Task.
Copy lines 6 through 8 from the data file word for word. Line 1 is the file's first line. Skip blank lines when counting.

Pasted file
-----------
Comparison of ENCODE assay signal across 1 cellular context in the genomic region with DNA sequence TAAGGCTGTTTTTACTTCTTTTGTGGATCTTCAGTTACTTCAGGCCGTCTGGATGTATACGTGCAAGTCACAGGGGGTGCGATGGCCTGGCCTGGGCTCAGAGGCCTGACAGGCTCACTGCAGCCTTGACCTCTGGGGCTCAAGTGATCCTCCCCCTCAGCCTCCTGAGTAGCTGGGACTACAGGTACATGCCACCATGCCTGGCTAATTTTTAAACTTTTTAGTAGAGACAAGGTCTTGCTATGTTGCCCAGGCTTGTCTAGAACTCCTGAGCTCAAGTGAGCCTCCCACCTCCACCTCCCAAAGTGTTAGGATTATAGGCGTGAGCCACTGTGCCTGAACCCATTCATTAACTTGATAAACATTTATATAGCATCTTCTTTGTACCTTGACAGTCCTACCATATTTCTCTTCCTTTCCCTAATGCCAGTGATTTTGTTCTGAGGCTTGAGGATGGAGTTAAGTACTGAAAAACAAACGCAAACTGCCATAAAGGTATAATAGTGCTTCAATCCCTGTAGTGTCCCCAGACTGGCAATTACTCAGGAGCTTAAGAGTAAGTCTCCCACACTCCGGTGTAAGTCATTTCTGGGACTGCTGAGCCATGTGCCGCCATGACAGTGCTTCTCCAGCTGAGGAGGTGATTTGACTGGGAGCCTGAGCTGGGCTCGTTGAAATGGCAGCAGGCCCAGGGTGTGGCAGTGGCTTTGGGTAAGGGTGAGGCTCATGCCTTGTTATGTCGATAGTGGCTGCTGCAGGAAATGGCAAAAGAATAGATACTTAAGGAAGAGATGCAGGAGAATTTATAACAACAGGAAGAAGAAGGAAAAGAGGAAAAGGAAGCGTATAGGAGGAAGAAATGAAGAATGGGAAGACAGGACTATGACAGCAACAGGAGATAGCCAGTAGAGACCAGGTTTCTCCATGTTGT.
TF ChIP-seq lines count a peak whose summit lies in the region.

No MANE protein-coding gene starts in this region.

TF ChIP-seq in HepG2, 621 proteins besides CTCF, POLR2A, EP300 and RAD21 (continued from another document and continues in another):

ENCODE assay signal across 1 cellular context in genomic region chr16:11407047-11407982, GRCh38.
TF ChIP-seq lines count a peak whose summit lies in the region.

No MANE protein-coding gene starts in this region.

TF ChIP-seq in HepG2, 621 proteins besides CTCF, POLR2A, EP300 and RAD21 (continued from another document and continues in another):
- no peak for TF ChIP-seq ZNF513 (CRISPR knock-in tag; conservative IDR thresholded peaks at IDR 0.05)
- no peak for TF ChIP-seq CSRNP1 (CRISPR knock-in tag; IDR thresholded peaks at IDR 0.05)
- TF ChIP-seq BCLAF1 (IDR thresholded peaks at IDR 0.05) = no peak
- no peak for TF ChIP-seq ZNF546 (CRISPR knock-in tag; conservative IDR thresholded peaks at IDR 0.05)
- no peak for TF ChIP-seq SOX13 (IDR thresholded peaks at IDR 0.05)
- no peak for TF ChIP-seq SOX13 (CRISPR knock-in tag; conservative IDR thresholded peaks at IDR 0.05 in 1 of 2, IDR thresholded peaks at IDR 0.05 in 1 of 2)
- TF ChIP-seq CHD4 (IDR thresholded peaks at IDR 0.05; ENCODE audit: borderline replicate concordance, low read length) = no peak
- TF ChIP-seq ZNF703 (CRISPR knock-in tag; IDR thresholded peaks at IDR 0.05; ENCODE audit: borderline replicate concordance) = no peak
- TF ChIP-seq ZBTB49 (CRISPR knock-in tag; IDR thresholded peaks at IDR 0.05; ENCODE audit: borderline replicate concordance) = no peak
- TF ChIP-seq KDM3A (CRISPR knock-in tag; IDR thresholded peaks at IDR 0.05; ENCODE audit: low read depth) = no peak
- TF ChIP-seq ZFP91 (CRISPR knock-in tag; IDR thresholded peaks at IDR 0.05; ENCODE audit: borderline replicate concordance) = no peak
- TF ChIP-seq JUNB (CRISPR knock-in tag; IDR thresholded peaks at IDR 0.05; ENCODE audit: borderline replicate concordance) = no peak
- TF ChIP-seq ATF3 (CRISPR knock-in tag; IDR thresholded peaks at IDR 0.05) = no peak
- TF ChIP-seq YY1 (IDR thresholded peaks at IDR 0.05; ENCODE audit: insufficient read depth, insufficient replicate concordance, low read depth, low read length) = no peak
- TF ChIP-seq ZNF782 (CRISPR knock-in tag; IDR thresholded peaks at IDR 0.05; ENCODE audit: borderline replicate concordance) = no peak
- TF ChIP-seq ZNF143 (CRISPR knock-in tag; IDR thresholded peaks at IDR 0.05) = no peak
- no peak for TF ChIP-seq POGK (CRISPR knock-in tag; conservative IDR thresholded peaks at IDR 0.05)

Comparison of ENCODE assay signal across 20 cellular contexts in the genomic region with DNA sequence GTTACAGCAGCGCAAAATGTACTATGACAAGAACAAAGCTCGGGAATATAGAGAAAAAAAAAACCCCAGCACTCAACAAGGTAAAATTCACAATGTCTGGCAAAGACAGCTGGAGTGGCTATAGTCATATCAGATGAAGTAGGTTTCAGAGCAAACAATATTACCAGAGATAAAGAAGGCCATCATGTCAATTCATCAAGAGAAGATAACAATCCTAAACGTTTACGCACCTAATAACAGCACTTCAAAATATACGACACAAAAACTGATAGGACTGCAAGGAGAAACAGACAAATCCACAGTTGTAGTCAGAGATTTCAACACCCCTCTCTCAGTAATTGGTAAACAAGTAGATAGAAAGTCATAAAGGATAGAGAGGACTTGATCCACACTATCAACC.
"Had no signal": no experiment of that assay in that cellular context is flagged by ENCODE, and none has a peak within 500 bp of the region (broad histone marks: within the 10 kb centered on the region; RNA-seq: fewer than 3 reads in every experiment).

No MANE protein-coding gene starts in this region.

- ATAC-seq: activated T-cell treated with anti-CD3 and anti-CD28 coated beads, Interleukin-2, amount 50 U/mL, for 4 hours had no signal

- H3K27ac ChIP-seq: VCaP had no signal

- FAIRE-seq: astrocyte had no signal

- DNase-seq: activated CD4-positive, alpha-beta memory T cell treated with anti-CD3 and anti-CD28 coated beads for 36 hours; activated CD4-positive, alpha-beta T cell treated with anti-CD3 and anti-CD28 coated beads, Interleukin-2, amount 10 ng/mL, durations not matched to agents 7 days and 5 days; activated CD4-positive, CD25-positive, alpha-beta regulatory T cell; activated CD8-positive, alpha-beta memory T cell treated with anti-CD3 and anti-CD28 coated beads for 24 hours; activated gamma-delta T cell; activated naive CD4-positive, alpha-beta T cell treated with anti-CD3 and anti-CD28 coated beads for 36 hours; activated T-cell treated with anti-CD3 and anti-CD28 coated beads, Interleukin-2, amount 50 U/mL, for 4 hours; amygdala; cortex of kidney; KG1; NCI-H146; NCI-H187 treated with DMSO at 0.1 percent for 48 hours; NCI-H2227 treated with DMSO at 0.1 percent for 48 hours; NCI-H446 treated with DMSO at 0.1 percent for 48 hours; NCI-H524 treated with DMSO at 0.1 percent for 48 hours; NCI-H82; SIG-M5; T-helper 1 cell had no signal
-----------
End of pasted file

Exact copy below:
TF ChIP-seq lines count a peak whose summit lies in the region.

No MANE protein-coding gene starts in this region.

TF ChIP-seq in HepG2, 621 proteins besides CTCF, POLR2A, EP300 and RAD21 (continued from another document and continues in another):